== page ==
A molecular phylogenetic analysis of the bloodroot and kangaroo paw family, Haemodoraceae: taxonomic, biogeographic and conservation implications

Authors


*E-mail: m.fay@rbgkew.org.uk

Abstract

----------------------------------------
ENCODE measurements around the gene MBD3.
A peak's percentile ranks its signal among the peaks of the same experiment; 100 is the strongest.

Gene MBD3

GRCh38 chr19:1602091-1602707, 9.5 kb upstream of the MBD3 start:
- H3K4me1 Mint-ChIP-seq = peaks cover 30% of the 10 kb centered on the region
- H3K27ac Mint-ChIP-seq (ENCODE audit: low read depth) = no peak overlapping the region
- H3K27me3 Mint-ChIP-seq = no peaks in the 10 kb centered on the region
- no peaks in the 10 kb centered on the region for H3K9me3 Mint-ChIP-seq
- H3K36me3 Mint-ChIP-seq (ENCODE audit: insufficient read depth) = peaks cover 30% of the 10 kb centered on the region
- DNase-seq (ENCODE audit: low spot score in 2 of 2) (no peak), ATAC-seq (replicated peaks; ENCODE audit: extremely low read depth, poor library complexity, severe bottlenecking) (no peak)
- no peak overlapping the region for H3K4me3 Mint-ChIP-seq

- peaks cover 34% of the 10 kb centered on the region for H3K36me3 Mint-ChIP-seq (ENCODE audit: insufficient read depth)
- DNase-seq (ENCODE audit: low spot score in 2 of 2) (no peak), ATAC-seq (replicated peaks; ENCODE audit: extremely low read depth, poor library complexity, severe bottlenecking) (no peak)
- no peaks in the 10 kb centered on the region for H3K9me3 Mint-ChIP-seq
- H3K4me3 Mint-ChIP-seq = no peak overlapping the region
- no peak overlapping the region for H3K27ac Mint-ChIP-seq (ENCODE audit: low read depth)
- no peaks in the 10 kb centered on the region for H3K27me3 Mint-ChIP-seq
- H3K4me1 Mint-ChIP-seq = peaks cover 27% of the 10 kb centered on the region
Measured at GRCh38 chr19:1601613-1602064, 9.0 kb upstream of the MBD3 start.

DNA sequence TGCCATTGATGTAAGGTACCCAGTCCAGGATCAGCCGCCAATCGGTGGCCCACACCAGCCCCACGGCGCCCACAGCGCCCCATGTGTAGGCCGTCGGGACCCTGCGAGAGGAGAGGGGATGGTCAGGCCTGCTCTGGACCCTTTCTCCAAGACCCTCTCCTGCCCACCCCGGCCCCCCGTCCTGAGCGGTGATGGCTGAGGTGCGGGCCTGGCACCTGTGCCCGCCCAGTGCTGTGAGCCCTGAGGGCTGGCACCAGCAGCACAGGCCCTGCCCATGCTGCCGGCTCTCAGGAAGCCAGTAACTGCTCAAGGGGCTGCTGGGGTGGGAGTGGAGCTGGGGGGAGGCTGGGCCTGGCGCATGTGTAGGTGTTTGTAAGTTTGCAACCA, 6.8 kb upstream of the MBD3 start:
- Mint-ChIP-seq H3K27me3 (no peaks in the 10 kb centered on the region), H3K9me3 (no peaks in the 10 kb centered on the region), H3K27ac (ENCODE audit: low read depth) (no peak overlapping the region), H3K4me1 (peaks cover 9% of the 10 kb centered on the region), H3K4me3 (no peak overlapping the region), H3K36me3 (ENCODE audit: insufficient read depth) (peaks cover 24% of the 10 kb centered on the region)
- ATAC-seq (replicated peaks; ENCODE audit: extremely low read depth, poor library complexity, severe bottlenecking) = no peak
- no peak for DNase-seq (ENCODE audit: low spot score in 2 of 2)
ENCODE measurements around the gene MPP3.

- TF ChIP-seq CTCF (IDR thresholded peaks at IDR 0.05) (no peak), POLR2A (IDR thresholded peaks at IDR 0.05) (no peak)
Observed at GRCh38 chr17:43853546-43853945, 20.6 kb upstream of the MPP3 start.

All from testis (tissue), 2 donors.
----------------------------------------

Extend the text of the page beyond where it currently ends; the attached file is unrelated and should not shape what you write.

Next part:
A phylogenetic analysis of plastid DNA sequences from the trnL-F region corroborates the hypothesis that Haemodoraceae, a small monocotyledonous family centred in southwestern Australia, are monophyletic with relationships to Philydraceae, Pontederiaceae and Comme–linaceae. It also supports the long-standing recognition of two subfamilies. In Conostylidoideae Tribonanthes falls in an isolated position, thus supporting its segregation as a recently recognized monogeneric tribe. Tribal status for Phlebocarya is not supported as this taxon is unexpectedly placed in Conostylideae as sister to Conostylis–Blancoa. Macropidia falls as sister to Anigozanthos. The DNA tree permits continued recognition of Macropidia and Blancoa as distinct genera, contrary to a recent morphological cladistic analysis. Haemodoroideae fall into two clades: (Dilatris(Lachnanthes+Haemodorum)) and (Xiphidium(Schiekia+Wachendofia)). It is unlikely that Haemodoraceae are of Gondwanan origin, and the phylogenetic pattern indicates a largely relictual distribution with a recent radiation in Western Australia.

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